Individuals that will develop COPD could be identified at an early age before clinical manifestations appear.
We investigated risk of Clinical COPD 10years later in young adults from the general population with and without Early COPD with a focus on smoking exposure.
We included 14,870 individuals aged 20-100 from the Copenhagen General Population Study with spirometry 10years apart. Early COPD was defined as baseline FEV1/ FVC< LLN in individuals aged<50. Outcomes included Clinical COPD at final examination 10years later (chronic respiratory symptoms with FEV1/FVC<0.70 and FEV1<80% predicted) and acute exacerbation hospitalisations during follow-up.
Among 5,497 individuals aged<50 at baseline with FEV1/FVC≥0.70, 104(3%) developed Clinical COPD 10years later; 4% had Early COPD in smokers with ≥10pack-years, 3% in smokers with <10pack-years, and 2% in never-smokers. Among smokers with ≥10pack-years, 24% developed Clinical COPD in those with versus 4% in those without Early COPD. Corresponding numbers were 10% and 1% in smokers with <10pack-years, and 3% and <1% in never-smokers, respectively. Among individuals with Early COPD, odds ratios for Clinical COPD 10years later were 7.77(95%CI:4.10-14.7) in smokers with ≥10pack-years and 8.56(4.92-14.9) in all smokers, while hazard ratios for acute exacerbation hospitalisations were 4.16(95%CI:1.66-10.5) and 4.33(1.89-9.93), respectively. Results were validated in the Copenhagen City Heart Study.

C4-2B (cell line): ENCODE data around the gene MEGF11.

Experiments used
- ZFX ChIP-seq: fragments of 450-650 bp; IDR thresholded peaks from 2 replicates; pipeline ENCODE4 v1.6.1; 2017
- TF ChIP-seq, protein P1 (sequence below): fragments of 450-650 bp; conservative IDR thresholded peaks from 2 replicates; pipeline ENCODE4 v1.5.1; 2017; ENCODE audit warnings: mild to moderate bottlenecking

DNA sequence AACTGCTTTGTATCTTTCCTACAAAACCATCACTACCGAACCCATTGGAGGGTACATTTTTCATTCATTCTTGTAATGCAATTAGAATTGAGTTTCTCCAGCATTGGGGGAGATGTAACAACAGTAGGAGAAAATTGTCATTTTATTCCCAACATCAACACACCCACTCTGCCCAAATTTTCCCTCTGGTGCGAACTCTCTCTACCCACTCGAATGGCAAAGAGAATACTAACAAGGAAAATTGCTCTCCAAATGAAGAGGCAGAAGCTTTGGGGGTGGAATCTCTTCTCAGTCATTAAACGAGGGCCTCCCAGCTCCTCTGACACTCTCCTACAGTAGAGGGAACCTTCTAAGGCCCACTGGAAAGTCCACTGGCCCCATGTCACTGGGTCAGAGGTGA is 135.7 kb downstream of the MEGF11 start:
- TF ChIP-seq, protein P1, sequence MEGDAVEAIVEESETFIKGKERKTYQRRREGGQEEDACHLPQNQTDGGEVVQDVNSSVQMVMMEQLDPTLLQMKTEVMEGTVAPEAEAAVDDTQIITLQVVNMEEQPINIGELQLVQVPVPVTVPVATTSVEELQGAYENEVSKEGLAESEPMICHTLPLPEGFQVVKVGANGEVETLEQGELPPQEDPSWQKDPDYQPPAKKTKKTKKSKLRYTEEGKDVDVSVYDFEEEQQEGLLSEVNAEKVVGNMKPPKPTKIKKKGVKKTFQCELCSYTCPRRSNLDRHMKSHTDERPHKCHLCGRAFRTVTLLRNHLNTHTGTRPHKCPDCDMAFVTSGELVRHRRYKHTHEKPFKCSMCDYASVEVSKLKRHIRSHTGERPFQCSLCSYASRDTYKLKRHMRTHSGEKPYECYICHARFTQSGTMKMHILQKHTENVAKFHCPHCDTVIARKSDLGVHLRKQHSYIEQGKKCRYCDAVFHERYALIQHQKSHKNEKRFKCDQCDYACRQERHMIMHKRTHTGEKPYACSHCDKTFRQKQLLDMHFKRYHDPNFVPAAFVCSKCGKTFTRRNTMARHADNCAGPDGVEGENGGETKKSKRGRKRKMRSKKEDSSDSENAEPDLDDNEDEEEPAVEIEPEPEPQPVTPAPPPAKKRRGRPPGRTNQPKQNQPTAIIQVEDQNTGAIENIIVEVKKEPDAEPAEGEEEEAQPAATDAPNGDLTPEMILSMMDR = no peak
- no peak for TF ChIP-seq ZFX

Depending on amount of smoking exposure, less than 24% of young adults in the general population with Early COPD develop Clinical COPD 10 years later. A smoking exposure threshold for Early COPD should be re-considered, as younger individuals are less represented in those with high smoking exposure.